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4 Surprising Findings About The World’s Happiness

What it means to be happy

Lots of things contribute to our happiness, including how well we eat and how much we exercise. Now, the first-ever World Happiness Report (WHR), published this year, shows that where we live might also put a smile on our face. The United Nations’ report, which measured social and economic well-being globally, ranks Canada fifth happiest among all nations after Denmark, Norway, Finland and the Netherlands. Here are some of the report’s surprising findings:

1. Money doesn’t buy happiness

Despite the prosperity of the top five nations (Denmark, Norway, Finland, the Netherlands and Canada), a country’s collective contentment is not tied to its economy. Indeed, research on this subject (including the WHR) confirms that while societies around the world are getting richer, happiness, on average, is not rising but is holding constant, says Karim Kassam, who has done extensive research on the topic of happiness and is an assistant professor, Emotion Research Laboratory, at Carnegie Mellon University in Pittsburgh. “You would expect happiness to rise with a country’s riches, but it tends not to.”

Could today’s consumerism and need for instant gratification have something to do with that? Yes, according to the WHR, which noted that once basic necessities are met, happiness varies more with the quality of human relationships and other factors, such as job satisfaction and health, than one’s riches. “We’ve been misled for the past 150 years into believing happiness came with the accumulation of wealth,” says John Hallward, author of The Happiness Equation and president of global product development with research company Ipsos Reid in Montreal. “The research shows that while wealth does make us happy, over time it has diminishing returns. We’re going to need to identify a new system for happiness, beyond wealth.”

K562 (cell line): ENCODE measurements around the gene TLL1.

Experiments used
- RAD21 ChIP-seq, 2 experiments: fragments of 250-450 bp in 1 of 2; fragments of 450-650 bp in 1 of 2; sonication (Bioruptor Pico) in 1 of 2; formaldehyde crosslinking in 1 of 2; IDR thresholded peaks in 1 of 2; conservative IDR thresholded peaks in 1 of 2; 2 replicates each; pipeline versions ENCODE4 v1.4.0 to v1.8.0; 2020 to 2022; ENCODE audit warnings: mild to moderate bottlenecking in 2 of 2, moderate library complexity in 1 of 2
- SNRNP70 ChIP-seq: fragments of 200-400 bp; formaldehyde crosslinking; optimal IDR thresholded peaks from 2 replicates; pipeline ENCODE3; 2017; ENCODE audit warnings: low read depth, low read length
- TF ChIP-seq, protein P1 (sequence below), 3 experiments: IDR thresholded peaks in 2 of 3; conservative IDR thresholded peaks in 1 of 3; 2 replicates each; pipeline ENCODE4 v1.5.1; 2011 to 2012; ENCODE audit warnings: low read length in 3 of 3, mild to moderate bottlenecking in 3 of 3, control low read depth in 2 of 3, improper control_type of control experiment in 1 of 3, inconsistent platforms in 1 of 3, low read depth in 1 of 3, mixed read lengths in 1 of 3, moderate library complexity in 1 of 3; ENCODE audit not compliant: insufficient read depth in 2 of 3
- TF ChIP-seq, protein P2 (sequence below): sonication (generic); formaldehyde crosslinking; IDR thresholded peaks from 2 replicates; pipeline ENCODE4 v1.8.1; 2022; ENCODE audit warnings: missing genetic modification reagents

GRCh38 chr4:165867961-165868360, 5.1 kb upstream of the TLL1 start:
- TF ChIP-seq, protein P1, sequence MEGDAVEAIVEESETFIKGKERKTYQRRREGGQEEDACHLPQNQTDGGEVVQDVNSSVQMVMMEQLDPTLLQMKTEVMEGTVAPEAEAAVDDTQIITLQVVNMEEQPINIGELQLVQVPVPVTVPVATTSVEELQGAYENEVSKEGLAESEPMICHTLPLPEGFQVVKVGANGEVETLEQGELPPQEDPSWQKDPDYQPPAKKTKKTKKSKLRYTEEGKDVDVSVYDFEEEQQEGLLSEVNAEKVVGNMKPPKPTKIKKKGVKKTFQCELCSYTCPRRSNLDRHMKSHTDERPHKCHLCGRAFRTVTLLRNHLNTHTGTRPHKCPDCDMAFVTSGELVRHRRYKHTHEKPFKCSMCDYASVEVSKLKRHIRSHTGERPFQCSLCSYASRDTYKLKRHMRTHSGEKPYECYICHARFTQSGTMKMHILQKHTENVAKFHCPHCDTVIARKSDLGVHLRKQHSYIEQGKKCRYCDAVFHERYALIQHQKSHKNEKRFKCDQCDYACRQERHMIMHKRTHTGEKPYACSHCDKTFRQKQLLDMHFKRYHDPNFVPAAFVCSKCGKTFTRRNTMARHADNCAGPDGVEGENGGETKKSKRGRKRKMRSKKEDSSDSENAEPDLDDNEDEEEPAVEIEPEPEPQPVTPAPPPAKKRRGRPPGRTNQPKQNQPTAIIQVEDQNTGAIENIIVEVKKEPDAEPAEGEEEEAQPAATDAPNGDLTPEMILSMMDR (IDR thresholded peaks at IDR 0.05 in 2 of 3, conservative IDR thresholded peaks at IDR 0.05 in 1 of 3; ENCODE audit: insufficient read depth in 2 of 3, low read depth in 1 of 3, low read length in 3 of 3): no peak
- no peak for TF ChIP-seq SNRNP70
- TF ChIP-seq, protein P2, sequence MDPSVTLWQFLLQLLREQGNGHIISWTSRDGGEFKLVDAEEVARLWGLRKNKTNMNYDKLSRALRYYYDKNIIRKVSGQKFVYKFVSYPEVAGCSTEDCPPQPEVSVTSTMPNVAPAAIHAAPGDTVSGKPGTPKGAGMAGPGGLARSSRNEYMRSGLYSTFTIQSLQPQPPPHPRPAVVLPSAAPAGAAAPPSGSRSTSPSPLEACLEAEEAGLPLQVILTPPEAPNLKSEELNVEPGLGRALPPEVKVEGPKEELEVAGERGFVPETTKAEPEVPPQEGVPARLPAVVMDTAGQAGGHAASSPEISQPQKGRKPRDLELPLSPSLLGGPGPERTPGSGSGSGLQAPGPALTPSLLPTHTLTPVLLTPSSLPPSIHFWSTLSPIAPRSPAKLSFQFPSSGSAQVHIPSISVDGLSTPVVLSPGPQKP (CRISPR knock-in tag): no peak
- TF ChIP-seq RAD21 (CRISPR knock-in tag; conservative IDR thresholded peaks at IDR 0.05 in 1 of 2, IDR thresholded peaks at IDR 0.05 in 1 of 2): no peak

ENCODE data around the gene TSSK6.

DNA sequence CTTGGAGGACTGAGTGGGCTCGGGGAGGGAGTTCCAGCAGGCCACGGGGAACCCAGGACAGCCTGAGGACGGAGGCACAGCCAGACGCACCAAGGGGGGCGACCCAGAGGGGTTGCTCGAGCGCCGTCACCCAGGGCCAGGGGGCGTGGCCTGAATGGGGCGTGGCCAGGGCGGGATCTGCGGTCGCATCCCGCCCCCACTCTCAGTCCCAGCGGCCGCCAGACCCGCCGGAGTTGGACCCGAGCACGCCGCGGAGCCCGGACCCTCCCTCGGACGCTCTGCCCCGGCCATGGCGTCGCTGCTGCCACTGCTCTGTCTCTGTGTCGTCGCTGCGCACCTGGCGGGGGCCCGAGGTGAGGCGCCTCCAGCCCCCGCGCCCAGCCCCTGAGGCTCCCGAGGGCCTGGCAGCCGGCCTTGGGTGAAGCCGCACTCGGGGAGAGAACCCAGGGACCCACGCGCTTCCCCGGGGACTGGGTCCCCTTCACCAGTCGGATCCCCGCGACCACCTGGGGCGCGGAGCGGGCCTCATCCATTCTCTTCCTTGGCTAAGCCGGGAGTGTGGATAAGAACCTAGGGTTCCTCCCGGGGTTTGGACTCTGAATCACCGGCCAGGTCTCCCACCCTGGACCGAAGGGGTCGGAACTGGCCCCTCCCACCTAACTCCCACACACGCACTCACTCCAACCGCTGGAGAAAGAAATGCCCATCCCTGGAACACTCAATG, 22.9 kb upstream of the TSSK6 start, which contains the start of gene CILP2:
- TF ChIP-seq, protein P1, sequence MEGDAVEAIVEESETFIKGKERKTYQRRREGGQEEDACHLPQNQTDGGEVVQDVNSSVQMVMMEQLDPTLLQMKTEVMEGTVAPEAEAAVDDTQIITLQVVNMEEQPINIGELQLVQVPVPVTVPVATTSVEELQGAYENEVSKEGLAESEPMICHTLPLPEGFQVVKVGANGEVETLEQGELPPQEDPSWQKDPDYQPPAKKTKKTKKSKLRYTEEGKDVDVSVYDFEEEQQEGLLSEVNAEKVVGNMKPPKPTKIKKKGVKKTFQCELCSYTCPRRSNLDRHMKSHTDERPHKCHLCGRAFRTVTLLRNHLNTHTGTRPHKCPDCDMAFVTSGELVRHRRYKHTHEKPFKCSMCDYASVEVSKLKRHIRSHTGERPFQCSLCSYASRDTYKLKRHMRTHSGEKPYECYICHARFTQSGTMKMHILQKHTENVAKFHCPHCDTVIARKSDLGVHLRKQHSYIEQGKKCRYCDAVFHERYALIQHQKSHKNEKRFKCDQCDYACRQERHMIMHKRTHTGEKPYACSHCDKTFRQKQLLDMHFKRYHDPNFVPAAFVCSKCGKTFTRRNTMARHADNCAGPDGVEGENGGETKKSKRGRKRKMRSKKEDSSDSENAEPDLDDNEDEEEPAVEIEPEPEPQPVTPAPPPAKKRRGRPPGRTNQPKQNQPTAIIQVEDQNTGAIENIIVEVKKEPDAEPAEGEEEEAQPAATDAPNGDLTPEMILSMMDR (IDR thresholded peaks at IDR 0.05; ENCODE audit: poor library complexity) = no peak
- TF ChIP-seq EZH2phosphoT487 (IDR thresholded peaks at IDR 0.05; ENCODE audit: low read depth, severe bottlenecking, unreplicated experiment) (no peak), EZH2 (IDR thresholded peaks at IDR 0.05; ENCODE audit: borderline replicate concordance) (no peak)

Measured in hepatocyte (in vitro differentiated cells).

The WHR also showed that on average, the world has become only a little happier in the past 30 years despite rising living standards.

2. Your health and relationships impact happiness most

The top five countries in the WHR ranking had the highest “life evaluation score” based on factors outside of income, including people’s health, family and job security, as well as social factors such as political freedom and lack of government corruption.

3. Stressing about money can reduce your happiness

“While higher income may raise happiness to some extent,” write the authors, “the quest for higher income may actually reduce one’s happiness. In other words, it may be nice to have more money, but not so much to crave it.” This is further supported in the report’s findings around work-life balance in Western societies. “Many people sacrifice aspects of their family life in order to raise their income or to achieve personal success.” The authors further contend that work-life imbalance leads to stress, and possibly explains another major finding that occurred across all nations: that happiness tends to dip to a low between ages 40 and 50 (they don’t say why).

4. We have a happiness set point

According to researchers, we all have an innate level of happiness. Just how much we can change this “set point,” or even if it truly is a set point, is hotly debated among experts in positive psychology-a field that focuses on nurturing positive emotions rather than correcting negative ones. Kassam and others contend that notwithstanding emotional lows and highs, sooner or later we tend to revert to our individual happiness set point. This explains why external factors-such as rising levels of income-don’t make us happier.

Other experts, including Randy Paterson, psychologist and director of counselling centre Changeways Clinic in Vancouver, believe it is possible to alter our happiness beyond what we experience on average, by making intentional day-to-day attitude changes and developing certain skills.

Find out more about the science behind happiness, and how to improve yours.

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